Effective leaders repeatedly face the challenge of influencing subordinates to accomplish organizational goals. For leaders to effectively communicate and persuade followers, researchers have identified behavioral influence tactics to be used individually or combined with the intention of changing workers’ attitudes, beliefs, values or behaviors (Pennsylvania, 2014). These tactics can appeal to followers’ deepest-held values, offer logic and reason, or serve as threats or demands (Hallet, 2014). Leaders assess the situation and decide which tactic(s) would be most effective at changing their team’s behavior. There is an art to this science of persuasion, and it is described by a psychologist named Robert Cialdini (Science of Persuasion). Selecting the best influence tactic is an important step in achieving the desired outcome and each of us, not just business leaders, use these methods to influence the beliefs or actions of others to suit our needs.
Leadership scholars Gary Yukl and J. Bruce Tracey identified 11 influencers in the early 1980s (Hallet, 2014). The list can be split between positive and negative, and soft (pull) and hard (push) type of strategies. Positive tactics are described as those that do not harm relationships when you use them. These influencers are: rational persuasion, apprising, inspirational appeal, consultation, exchange, and collaboration. On the other hand, negative tactics are defined as those that strain relationships, hurt others, and/or damage reputations, and these include legitimization, coalition, pressure, ingratiation, and personal appeals (Hallet, 2014). A description of each influencer can be found on this Web site 11 Influencers. The difference between soft and hard (pull and push) tactics is the amount of freedom the leader allows the follower to accept his or her influence. Hard tactics such as exchange, legitimization, pressure, assertiveness, apprising, and coalition offer individuals less freedom, while soft tactics such as personal appeal, consultation, inspirational appeal, ingratiation, and rational persuasion allow more latitude in deciding whether or not to accept the influence (University, 2007). Of course, this applies to both personal and business relationships. Something as small as persuading your partner where to dine or what movie to watch can be almost as difficult as a CEO urging executive officers to take his or her side when make a large monetary commitment.
The list of influence tactics has also been divided into what I feel is the most important function of influencers: effectiveness. The distinction is a matter of opinion and varies based on the situation, but in general, the most effective influence tactics include rational persuasion, inspirational appeal, consultation, and collaboration (Rykrsmith, 2011). As such, the remainders are considered to have a moderate or low level of effectiveness. The latter tactics work well and possibly even better than the former in many situations. Proper assessment of the situation, whether you are a leader or follower, and if the tactic is being used in business or personal life, will govern which tactic(s) will receive the best result. And the tactic that is effective with a particular person or group one day might not be as effective the next day on another group.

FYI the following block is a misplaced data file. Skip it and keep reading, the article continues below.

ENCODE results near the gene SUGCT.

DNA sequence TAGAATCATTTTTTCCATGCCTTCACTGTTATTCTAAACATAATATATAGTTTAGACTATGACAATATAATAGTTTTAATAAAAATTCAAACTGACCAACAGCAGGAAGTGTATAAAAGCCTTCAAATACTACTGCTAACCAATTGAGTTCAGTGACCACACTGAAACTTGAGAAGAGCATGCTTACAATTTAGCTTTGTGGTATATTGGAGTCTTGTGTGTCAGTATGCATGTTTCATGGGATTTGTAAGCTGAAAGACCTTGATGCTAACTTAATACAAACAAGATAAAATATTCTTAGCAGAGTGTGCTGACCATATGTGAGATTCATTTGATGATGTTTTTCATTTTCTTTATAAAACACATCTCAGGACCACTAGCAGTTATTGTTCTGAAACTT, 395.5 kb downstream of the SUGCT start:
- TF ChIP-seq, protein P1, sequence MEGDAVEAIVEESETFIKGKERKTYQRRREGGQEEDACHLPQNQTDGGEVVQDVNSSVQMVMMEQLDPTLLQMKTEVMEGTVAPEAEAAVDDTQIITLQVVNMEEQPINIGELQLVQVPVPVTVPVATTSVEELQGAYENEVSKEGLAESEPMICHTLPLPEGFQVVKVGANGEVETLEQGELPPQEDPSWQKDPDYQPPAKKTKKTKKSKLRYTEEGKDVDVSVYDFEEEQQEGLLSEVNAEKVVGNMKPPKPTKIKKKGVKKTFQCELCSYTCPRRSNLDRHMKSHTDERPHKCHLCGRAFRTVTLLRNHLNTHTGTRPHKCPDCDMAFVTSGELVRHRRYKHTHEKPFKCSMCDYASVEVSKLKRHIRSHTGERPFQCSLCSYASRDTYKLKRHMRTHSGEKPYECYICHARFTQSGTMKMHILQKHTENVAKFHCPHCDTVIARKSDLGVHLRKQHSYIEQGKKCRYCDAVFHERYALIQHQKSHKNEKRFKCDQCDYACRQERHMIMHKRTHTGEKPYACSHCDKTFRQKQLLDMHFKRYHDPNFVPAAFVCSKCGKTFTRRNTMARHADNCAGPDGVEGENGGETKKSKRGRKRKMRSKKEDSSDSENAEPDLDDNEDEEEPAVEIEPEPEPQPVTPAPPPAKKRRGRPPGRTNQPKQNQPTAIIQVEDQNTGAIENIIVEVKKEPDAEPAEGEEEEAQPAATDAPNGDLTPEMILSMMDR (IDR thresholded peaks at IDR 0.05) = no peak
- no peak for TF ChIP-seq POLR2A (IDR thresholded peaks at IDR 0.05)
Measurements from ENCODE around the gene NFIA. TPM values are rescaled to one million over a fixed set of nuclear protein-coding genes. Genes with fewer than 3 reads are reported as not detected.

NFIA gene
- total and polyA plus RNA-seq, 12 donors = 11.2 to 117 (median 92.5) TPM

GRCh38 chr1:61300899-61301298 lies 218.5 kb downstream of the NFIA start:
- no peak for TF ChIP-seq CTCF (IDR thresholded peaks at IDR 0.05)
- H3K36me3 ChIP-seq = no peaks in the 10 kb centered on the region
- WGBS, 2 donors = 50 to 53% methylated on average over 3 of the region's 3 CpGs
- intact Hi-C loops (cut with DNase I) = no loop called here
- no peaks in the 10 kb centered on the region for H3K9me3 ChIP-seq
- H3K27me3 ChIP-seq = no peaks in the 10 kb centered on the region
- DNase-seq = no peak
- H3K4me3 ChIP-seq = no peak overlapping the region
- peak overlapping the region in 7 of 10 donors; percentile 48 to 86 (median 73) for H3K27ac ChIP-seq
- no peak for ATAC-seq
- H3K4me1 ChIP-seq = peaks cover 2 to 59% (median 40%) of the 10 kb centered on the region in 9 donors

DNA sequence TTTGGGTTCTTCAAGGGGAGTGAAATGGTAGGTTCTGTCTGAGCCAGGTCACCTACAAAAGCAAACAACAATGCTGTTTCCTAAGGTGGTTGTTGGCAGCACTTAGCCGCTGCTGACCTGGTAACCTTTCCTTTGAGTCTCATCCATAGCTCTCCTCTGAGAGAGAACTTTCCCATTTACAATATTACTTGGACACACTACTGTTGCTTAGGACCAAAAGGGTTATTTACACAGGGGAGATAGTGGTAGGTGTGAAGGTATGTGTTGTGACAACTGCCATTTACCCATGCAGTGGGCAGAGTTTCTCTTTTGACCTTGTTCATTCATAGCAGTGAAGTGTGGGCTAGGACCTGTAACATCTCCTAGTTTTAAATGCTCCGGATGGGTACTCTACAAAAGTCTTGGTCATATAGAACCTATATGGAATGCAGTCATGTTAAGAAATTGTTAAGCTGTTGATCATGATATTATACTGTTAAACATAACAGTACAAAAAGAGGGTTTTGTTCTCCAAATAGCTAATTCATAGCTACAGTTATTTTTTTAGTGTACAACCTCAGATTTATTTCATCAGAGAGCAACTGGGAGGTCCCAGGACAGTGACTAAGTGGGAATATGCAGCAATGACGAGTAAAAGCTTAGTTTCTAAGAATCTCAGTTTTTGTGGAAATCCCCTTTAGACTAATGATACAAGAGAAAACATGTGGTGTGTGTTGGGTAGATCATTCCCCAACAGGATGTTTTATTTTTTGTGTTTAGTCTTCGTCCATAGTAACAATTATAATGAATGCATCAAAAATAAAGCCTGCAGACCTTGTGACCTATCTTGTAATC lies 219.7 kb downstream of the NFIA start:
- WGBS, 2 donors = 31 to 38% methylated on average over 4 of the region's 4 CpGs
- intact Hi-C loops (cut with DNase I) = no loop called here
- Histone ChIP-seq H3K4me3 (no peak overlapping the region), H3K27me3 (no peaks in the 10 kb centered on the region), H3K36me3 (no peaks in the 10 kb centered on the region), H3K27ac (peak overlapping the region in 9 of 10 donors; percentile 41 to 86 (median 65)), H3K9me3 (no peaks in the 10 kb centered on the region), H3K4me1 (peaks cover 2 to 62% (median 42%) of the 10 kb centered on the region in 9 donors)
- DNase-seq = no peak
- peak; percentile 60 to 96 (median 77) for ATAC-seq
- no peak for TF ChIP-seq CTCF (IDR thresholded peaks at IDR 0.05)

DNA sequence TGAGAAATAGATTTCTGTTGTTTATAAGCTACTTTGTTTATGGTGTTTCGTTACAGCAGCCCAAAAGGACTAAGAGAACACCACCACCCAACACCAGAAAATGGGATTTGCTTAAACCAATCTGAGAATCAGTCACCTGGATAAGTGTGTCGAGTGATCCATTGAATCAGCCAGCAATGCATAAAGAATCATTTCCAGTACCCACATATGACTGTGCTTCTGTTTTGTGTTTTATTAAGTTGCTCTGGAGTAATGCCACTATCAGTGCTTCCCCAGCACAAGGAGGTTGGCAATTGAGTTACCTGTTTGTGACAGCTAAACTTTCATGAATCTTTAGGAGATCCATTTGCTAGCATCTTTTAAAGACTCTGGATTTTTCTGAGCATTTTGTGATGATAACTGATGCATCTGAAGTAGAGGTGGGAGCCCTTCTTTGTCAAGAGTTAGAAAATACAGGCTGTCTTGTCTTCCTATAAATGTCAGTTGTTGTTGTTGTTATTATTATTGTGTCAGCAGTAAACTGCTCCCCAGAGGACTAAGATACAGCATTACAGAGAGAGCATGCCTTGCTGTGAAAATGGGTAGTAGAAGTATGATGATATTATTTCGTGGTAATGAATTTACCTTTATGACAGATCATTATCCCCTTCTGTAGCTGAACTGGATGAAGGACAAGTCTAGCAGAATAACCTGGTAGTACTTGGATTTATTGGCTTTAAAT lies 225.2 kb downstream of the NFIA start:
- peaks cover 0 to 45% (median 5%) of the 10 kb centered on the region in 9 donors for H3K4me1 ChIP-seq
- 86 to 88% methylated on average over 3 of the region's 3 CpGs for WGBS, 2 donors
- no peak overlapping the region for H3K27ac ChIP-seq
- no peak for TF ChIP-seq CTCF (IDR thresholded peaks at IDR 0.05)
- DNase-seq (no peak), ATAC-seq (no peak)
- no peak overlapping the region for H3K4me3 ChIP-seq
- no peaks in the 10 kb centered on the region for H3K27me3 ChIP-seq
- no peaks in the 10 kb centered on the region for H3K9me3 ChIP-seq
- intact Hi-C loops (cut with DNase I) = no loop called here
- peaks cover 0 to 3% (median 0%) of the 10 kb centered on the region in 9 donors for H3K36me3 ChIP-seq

Once a leader selects an influence tactic, its success is determined by the response of the follower. The follower may resist the leader’s efforts to modify his or her behavior, and it may occur in a few forms. The follower could outright refuse or ignore the leader, make excuses why they cannot comply, ask a higher authority to overrule the leader, attempt to persuade the leader to retract the pursuit, delay acting on the influence, or pretend to comply with the request while attempting to sabotage it. Another possible outcome is unenthusiastic or apathetic compliance on the part of the follower. The follower’s behavior would be successfully influenced, but not his or her attitude. The third outcome, the purpose of the tactic, is commitment from the follower. He or she chooses to accept the influence and makes a voluntary effort to do what is asked. The result occurs because the follower willingly commits to the requested behavior (University, 2007).
In conclusion, in everyday life, choosing an influence tactic is often required when we are seeking to change the attitudes, beliefs, values, or behaviors of another individual. In business, leaders use influencers to help achieve organizational goals through modifying their followers’ behavior. Using these tactics to master the art of persuasion is an important function for leaders. Any single or combination of tactics can be utilized regardless of its positive or negative, soft or hard, nature. The leader needs to determine what influence tactic works best for the situation and the person or group. The most effective tactics are those resulting in commitment from the follower.
Candy, L. (2013). 6 Influence tactics – using Cialdini’s science of persuation. Retrieved from http://www.educational-business-articles.com/influence-tactics.html
Hallet, T. (2014). Yukl and Tracey’s influences – choosing the most appropriate approach to influence. Retrieved from http://www.mindtools.com/pages/article/eleven-influencers.htm
Pennsylvania State University World Campus, (2014). Lesson Commentary 7: Power and Influence. Retrieved from https://courses.worldcampus.psu.edu/sp14/psych485/ 001/content/07_lesson/03_page.html
Rykrsmith, E. (2011). Becoming a better influencer: 4 most effective influence tactics (part I). Retrieved from http://quickbase.intuit.com/blog/2011/11/15/becoming-a-better-influencer-4-most-effective-influence-tactics-part-i/
University of Nebraska-Lincoln Extension Publications (2007). Influence: the essence of leadership. Retrieved from http://www.ianrpubs.unl.edu/pages/publicationD.jsp?publicationId=733